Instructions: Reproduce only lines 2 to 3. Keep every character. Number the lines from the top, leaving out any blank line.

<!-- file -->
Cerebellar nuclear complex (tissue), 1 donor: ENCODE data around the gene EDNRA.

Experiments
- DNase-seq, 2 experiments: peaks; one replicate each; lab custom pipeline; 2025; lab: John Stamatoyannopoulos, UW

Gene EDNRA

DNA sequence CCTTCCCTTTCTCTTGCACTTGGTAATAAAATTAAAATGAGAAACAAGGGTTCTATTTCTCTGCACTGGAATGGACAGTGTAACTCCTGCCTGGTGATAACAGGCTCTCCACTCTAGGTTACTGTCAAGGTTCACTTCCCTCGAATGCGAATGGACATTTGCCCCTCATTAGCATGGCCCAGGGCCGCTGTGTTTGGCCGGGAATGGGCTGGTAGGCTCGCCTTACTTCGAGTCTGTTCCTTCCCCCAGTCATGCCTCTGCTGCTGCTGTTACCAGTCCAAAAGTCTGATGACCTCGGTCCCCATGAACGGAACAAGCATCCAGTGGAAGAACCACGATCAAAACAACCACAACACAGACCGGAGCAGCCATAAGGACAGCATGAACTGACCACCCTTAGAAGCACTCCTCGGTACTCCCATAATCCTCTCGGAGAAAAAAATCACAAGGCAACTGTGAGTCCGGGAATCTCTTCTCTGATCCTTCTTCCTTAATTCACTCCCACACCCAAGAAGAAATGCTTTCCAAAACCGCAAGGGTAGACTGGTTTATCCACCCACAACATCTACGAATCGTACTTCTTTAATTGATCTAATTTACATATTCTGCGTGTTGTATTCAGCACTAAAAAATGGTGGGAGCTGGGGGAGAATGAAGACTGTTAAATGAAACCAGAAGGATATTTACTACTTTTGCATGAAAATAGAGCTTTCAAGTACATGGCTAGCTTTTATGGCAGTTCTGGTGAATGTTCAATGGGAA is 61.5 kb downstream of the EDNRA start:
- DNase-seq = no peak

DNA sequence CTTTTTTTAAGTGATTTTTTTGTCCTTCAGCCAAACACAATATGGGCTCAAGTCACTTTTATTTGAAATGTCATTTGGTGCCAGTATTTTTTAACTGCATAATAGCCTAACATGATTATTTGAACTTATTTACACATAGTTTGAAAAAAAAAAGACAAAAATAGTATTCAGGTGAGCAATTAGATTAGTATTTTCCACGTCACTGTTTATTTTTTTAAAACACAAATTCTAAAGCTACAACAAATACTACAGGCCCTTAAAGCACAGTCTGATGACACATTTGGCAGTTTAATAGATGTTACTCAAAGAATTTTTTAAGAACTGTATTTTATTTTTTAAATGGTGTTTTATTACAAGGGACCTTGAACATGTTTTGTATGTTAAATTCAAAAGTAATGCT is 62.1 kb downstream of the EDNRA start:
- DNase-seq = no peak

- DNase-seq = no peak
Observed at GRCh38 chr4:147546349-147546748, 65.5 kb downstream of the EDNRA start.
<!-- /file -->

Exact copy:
Experiments
- DNase-seq, 2 experiments: peaks; one replicate each; lab custom pipeline; 2025; lab: John Stamatoyannopoulos, UW